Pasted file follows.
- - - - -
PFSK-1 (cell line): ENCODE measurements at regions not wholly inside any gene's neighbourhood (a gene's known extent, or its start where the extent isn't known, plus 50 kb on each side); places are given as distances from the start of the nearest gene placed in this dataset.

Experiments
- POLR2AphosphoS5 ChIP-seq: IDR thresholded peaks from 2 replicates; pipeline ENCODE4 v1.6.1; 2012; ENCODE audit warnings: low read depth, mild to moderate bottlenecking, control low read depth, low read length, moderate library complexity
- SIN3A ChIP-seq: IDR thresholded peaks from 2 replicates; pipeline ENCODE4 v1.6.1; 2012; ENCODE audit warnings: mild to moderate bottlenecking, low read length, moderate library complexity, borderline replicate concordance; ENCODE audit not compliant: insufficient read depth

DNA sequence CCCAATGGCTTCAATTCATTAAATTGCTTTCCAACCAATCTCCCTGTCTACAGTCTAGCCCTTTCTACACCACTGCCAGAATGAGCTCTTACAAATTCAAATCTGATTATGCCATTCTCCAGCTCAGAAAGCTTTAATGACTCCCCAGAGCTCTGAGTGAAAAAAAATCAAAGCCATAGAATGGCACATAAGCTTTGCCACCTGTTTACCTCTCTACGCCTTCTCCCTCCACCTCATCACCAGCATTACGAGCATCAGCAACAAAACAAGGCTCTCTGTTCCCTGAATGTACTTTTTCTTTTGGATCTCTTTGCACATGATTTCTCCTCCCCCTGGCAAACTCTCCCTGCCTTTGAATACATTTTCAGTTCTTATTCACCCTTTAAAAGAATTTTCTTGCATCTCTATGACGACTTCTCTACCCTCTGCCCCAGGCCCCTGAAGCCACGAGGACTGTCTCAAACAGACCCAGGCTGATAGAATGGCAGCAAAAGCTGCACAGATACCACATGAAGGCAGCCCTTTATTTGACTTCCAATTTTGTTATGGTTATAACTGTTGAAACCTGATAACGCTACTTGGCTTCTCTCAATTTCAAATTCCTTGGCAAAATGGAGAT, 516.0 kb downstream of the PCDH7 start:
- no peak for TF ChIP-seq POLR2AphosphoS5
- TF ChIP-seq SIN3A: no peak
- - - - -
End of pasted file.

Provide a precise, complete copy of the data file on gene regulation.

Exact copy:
PFSK-1 (cell line): ENCODE measurements at regions not wholly inside any gene's neighbourhood (a gene's known extent, or its start where the extent isn't known, plus 50 kb on each side); places are given as distances from the start of the nearest gene placed in this dataset.

Experiments
- POLR2AphosphoS5 ChIP-seq: IDR thresholded peaks from 2 replicates; pipeline ENCODE4 v1.6.1; 2012; ENCODE audit warnings: low read depth, mild to moderate bottlenecking, control low read depth, low read length, moderate library complexity
- SIN3A ChIP-seq: IDR thresholded peaks from 2 replicates; pipeline ENCODE4 v1.6.1; 2012; ENCODE audit warnings: mild to moderate bottlenecking, low read length, moderate library complexity, borderline replicate concordance; ENCODE audit not compliant: insufficient read depth

DNA sequence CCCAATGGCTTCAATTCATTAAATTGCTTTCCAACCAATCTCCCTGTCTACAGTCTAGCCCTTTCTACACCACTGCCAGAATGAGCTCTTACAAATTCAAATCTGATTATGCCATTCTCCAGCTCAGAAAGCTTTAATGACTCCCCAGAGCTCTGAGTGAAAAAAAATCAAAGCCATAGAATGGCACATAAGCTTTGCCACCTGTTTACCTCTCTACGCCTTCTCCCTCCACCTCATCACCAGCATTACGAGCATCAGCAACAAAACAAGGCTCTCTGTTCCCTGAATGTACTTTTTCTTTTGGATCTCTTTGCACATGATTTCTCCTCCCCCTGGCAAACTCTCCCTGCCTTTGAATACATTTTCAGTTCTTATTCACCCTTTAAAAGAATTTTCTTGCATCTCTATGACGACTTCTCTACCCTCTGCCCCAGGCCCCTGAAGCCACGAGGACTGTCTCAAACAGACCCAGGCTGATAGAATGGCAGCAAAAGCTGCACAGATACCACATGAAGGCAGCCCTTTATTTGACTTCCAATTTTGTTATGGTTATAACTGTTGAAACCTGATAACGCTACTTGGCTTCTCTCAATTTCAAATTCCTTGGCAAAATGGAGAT, 516.0 kb downstream of the PCDH7 start:
- no peak for TF ChIP-seq POLR2AphosphoS5
- TF ChIP-seq SIN3A: no peak